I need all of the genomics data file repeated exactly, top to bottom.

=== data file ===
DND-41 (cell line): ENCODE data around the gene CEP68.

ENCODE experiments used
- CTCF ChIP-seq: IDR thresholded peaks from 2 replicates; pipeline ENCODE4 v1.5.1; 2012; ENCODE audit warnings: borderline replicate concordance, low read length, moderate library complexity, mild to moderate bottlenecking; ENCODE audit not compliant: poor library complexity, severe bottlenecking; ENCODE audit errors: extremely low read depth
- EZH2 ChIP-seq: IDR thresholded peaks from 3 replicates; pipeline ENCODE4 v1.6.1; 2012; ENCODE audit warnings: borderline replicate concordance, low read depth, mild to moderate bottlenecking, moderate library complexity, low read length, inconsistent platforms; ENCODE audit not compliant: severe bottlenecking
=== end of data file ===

DND-41 (cell line): ENCODE data around the gene CEP68.

ENCODE experiments used
- CTCF ChIP-seq: IDR thresholded peaks from 2 replicates; pipeline ENCODE4 v1.5.1; 2012; ENCODE audit warnings: borderline replicate concordance, low read length, moderate library complexity, mild to moderate bottlenecking; ENCODE audit not compliant: poor library complexity, severe bottlenecking; ENCODE audit errors: extremely low read depth
- EZH2 ChIP-seq: IDR thresholded peaks from 3 replicates; pipeline ENCODE4 v1.6.1; 2012; ENCODE audit warnings: borderline replicate concordance, low read depth, mild to moderate bottlenecking, moderate library complexity, low read length, inconsistent platforms; ENCODE audit not compliant: severe bottlenecking